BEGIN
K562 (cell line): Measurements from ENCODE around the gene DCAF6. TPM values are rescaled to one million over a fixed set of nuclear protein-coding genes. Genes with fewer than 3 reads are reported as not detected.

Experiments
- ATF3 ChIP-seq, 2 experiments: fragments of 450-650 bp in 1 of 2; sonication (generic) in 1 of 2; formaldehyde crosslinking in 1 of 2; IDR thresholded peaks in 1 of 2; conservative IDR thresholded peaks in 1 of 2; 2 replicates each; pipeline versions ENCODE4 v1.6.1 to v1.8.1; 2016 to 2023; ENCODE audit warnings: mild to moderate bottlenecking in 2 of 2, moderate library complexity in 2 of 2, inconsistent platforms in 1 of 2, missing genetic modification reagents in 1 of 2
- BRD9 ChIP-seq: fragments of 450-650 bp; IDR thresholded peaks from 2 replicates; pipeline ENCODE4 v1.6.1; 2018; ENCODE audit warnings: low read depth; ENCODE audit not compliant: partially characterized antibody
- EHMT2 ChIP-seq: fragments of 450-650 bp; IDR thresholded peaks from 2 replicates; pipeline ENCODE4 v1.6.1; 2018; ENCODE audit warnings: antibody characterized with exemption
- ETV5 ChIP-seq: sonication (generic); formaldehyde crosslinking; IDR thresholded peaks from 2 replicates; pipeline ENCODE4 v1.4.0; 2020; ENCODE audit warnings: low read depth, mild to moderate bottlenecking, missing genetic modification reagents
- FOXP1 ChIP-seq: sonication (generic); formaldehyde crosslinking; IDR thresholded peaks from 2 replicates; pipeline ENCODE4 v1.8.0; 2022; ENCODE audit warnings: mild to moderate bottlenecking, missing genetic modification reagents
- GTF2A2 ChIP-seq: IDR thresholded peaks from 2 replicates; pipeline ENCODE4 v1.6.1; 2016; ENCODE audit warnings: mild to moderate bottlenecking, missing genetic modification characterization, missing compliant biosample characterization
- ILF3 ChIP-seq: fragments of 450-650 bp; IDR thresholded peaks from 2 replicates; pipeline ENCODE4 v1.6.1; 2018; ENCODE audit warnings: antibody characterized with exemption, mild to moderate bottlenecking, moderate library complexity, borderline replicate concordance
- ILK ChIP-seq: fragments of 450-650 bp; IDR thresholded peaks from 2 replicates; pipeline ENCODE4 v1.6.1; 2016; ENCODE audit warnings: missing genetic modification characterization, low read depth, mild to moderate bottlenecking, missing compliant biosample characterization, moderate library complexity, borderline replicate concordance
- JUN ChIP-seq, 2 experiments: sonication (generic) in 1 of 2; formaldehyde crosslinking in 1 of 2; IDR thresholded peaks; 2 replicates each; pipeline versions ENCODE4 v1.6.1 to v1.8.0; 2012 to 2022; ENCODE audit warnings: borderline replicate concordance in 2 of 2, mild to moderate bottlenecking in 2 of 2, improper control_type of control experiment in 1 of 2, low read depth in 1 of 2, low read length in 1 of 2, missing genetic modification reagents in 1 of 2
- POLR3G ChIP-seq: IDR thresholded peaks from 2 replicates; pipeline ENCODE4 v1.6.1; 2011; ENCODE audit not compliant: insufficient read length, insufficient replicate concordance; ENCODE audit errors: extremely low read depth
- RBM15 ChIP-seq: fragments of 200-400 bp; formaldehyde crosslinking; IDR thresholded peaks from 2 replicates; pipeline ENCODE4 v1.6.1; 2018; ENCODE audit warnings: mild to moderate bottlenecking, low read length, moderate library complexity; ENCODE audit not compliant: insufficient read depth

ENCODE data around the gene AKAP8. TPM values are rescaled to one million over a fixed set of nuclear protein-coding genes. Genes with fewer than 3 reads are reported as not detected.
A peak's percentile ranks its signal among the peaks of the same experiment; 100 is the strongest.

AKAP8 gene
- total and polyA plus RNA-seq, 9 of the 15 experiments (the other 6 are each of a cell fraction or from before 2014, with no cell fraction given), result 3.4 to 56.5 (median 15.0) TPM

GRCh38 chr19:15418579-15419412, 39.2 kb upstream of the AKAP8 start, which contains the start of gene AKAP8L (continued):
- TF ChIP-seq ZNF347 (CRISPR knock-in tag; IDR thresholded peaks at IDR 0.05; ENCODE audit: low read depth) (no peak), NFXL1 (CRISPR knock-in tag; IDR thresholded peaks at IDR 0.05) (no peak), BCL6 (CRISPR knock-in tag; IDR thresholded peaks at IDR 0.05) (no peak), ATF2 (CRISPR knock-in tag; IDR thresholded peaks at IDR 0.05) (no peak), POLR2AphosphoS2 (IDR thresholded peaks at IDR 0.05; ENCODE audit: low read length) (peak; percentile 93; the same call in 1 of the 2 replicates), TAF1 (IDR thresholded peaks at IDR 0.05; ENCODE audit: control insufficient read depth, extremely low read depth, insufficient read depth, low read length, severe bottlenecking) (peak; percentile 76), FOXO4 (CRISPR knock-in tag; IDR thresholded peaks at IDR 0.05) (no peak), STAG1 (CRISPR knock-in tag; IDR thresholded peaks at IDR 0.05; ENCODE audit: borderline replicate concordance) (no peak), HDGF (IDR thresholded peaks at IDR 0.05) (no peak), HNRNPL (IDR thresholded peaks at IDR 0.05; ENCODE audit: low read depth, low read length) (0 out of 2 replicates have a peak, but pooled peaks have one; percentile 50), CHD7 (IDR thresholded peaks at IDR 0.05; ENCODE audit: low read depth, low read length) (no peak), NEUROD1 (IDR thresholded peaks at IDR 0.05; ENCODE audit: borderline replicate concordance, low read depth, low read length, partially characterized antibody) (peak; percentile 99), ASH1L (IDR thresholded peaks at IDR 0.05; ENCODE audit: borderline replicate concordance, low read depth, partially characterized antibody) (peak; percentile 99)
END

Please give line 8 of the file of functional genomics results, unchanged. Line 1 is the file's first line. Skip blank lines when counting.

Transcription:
- GTF2A2 ChIP-seq: IDR thresholded peaks from 2 replicates; pipeline ENCODE4 v1.6.1; 2016; ENCODE audit warnings: mild to moderate bottlenecking, missing genetic modification characterization, missing compliant biosample characterization